Far worse, Knox caught a third-down pass on the previous possession, had the first down but then fumbled. The ball was recovered by Seattle but that was secondary to a frightening injury to Knox, who was bent backwards by defensive end Anthony Hargrove.

Knox was carted off the field, done for the game, but fortunately able to move his extremities sometime later.

The fumble was turned into points despite the Bears throwing the Seahawks for losses on three straight plays starting at the Chicago 1. But on a short field-goal attempt, Corey Graham used teammates to gain additional height trying to block the kick.

The leverage personal-foul call gave Seattle a break that became 7 points when Marshawn Lynch powered in for a touchdown.

Explosive answer

The defense picked up both the offense and special teams as Peppers slipped down on his pass rush, got back to his feet and arrived with second-effort in time to knock the ball out of Jacksons hand before the Seattle quarterback could start his arm forward.

The resulting sack-fumble, in the end zone, was recovered by Idonije to give the Bears their first first-half touchdown under Hanie since the Oakland game.

Matt Nagy calls Kevin White a 'great weapon' with a new future

Matt Nagy calls Kevin White a 'great weapon' with a new future

Former first-round pick Kevin White hasn't caught a break -- or a touchdown -- through the first three years of his career. He has more season-ending injuries than 100-yard games and after an offseason focused on upgrades at wide receiver, White's future in Chicago beyond 2018 is very much in doubt.

Ryan Pace declined the fifth-year option in White's rookie contract, making this a prove-it year for the pass-catcher who once resembled a blend of Larry Fitzgerald and Dez Bryant during his time at West Virginia.

He's getting a fresh start by new coach Matt Nagy.

"He is healthy and he's really doing well," Nagy told Danny Kanell and Steve Torre Friday on SiriusXM's Dog Days Sports. "We're trying to keep him at one position right now so he can focus in on that."

White can't take all the blame for his 21 catches, 193 yards and zero scores through 48 possible games. He's only suited up for five. Whether it's bad luck or bad bone density, White hasn't had a legitimate chance to prove, on the field, that he belongs.

Nagy's looking forward, not backward, when it comes to 2015's seventh pick overall.

"That's gone, that's in the past," Nagy said of White's first three years. "This kid has a new future with us."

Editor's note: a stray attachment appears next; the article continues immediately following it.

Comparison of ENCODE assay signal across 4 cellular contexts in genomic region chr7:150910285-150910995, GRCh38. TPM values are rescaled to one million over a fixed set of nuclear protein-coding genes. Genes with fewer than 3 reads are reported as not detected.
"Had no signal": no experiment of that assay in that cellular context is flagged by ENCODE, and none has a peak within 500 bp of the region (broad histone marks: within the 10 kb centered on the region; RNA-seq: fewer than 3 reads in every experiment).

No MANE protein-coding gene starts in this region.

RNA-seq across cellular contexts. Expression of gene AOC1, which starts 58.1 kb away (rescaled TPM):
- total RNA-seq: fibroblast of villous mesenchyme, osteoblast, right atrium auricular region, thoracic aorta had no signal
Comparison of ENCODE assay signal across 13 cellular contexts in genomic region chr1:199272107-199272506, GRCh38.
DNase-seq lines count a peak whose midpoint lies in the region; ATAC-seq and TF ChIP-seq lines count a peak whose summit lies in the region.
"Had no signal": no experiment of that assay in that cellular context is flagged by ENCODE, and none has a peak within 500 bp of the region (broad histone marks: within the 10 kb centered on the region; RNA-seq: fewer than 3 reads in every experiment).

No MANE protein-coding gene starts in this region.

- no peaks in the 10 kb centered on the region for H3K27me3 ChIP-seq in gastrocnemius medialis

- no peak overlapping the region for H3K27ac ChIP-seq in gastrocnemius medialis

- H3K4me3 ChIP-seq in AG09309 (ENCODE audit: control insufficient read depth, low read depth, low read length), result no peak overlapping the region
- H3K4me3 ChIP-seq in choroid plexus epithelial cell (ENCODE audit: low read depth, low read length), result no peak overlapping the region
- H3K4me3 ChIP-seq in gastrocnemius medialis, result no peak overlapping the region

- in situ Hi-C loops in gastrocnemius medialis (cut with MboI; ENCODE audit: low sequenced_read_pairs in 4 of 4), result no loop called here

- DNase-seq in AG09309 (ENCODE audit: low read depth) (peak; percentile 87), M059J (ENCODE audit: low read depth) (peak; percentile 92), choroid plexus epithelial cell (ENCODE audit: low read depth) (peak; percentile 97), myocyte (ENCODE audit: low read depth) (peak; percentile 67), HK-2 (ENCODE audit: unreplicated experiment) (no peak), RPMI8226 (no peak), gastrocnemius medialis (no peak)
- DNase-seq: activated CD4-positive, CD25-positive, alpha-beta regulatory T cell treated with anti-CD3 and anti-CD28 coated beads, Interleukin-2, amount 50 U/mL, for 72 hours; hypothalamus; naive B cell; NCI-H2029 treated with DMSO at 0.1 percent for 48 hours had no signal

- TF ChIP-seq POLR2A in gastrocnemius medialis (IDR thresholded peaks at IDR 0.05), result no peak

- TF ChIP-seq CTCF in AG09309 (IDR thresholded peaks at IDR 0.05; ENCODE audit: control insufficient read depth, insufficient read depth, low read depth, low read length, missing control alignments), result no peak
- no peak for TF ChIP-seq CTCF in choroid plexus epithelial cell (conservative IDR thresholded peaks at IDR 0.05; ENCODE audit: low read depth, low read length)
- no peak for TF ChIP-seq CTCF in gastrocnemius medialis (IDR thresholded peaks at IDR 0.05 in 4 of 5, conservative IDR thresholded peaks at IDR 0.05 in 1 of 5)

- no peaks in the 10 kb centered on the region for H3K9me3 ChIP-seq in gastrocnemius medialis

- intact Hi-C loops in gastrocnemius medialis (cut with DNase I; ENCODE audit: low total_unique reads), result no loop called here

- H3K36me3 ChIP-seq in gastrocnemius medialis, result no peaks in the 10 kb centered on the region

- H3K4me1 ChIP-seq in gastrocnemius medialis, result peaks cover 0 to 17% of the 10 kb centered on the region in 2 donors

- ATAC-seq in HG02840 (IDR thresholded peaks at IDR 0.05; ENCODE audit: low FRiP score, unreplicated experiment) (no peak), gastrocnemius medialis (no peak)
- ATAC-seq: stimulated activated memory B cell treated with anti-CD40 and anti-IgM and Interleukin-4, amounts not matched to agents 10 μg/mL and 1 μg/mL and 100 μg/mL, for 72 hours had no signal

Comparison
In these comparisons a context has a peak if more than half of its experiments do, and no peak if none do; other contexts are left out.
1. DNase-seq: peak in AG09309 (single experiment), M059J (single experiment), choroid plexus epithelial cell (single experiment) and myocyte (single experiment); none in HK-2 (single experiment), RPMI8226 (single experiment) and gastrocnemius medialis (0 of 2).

White won't be handed a job, however.

"He's gotta work for it, he's gotta put in the time and effort to do it," Nagy said. "But he will do that, he's been doing it. He's a great weapon, he's worked really hard. He has great size, good speed. We just want him to play football and not worry about anything else."

Nagy on Trubisky: 'He wants to be the best'

Nagy on Trubisky: 'He wants to be the best'

The Bears concluded their second round of OTAs on Thursday with the third and final set of voluntary sessions scheduled for May 29-June 1. Coach Matt Nagy is bringing a new and complicated system to Chicago, so the time spent on the practice field with the offense and quarterback Mitch Trubisky has been invaluable.

"We’ve thrown a lot at Mitch in the last 2 ½ months,” Nagy told Dog Days Sports’ Danny Kanell and Steve Torre on Friday. “He’s digested it really well.”

Nagy’s implementing the same system he operated with the Chiefs, an offense that brought the best out of Redskins quarterback Alex Smith. The former first-overall pick went from potential draft bust to MVP candidate under Andy Reid and Nagy’s watch.

Nagy admitted he and his staff may have been a little too aggressive with the amount of information thrust upon Trubisky so far.  It took five years to master the offense in Kansas City, he said, but the first-year head coach sees a lot of similarities between his current and past quarterbacks.

"These guys are just wired differently,” Nagy said when comparing Trubisky to Smith. “With Mitch, the one thing that you notice each and every day is this kid is so hungry. He wants to be the best. And he’s going to do whatever he needs to do. He’s so focused.”

Smith had the best year of his career in 2017 and much of the credit belongs to Nagy, who served as Smith’s position coach in each season of his tenure in Kansas City. He threw for eight touchdowns and only two interceptions during the five regular season games that Nagy took over play-calling duties last year.

Nagy said Trubisky has a similar attention to detail that Smith brought to the Chiefs’ quarterback room.

"Each and every detail that we give him means something. It’s not just something he writes down in a book. He wants to know the why,” Nagy said of Trubisky. “He’s a good person that is in this for the right reason. His teammates absolutely love him. It was the same thing with Alex [Smith] in Kansas City.”

A locker room that believes in its quarterback is a critically important variable for success, one that Nagy already sees exists in Chicago.

"When you have that as a coach and when you have that as being a quarterback, not everybody has that, and when you have that you’re in a good spot.”